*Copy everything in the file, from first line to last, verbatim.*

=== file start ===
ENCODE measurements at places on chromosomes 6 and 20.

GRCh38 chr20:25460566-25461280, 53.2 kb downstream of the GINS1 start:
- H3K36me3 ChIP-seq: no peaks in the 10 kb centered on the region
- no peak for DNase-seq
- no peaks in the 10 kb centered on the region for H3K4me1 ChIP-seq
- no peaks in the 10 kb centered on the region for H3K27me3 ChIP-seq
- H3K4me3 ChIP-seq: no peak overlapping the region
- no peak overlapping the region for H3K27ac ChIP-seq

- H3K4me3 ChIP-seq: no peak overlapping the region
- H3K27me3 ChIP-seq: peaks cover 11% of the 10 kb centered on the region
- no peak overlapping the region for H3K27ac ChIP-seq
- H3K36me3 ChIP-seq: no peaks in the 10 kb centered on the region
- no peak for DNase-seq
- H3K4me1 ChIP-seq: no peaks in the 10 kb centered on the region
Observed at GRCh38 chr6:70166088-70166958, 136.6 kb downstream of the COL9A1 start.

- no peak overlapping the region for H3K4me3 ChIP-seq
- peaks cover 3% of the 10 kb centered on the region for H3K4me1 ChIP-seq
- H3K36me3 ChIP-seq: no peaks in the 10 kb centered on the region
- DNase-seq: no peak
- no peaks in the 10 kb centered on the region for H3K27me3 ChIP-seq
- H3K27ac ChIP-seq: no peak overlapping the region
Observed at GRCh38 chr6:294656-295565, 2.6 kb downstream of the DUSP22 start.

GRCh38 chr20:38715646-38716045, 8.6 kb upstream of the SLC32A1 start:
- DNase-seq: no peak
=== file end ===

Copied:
ENCODE measurements at places on chromosomes 6 and 20.

GRCh38 chr20:25460566-25461280, 53.2 kb downstream of the GINS1 start:
- H3K36me3 ChIP-seq: no peaks in the 10 kb centered on the region
- no peak for DNase-seq
- no peaks in the 10 kb centered on the region for H3K4me1 ChIP-seq
- no peaks in the 10 kb centered on the region for H3K27me3 ChIP-seq
- H3K4me3 ChIP-seq: no peak overlapping the region
- no peak overlapping the region for H3K27ac ChIP-seq

- H3K4me3 ChIP-seq: no peak overlapping the region
- H3K27me3 ChIP-seq: peaks cover 11% of the 10 kb centered on the region
- no peak overlapping the region for H3K27ac ChIP-seq
- H3K36me3 ChIP-seq: no peaks in the 10 kb centered on the region
- no peak for DNase-seq
- H3K4me1 ChIP-seq: no peaks in the 10 kb centered on the region
Observed at GRCh38 chr6:70166088-70166958, 136.6 kb downstream of the COL9A1 start.

- no peak overlapping the region for H3K4me3 ChIP-seq
- peaks cover 3% of the 10 kb centered on the region for H3K4me1 ChIP-seq
- H3K36me3 ChIP-seq: no peaks in the 10 kb centered on the region
- DNase-seq: no peak
- no peaks in the 10 kb centered on the region for H3K27me3 ChIP-seq
- H3K27ac ChIP-seq: no peak overlapping the region
Observed at GRCh38 chr6:294656-295565, 2.6 kb downstream of the DUSP22 start.

GRCh38 chr20:38715646-38716045, 8.6 kb upstream of the SLC32A1 start:
- DNase-seq: no peak